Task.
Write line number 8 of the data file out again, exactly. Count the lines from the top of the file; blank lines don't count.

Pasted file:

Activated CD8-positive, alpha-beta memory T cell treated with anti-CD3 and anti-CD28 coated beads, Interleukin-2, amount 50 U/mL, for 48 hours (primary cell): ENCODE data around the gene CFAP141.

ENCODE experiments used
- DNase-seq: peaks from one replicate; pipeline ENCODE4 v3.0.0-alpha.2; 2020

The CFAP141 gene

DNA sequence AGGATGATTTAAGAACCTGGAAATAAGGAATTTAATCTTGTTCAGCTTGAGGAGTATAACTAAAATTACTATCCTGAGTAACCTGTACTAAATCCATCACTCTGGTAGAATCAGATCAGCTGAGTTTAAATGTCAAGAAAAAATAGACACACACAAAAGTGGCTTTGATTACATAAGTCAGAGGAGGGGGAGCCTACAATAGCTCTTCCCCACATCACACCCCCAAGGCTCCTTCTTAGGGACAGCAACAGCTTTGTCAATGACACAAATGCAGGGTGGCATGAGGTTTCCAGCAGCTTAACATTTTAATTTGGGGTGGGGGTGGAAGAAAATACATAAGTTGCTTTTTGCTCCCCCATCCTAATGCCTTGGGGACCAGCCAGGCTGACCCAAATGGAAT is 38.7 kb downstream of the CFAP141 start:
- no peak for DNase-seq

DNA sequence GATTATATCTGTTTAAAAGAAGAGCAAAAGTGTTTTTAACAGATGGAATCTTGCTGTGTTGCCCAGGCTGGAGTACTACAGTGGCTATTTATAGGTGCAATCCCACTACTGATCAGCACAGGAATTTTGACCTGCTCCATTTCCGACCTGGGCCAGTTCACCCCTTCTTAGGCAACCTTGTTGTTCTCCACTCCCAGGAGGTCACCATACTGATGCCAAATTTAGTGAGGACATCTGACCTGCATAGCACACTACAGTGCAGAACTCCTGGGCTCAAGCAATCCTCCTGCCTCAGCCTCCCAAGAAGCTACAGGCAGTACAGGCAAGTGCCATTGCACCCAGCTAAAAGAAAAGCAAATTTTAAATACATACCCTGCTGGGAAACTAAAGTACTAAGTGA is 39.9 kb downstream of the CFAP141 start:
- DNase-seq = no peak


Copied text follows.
- DNase-seq = no peak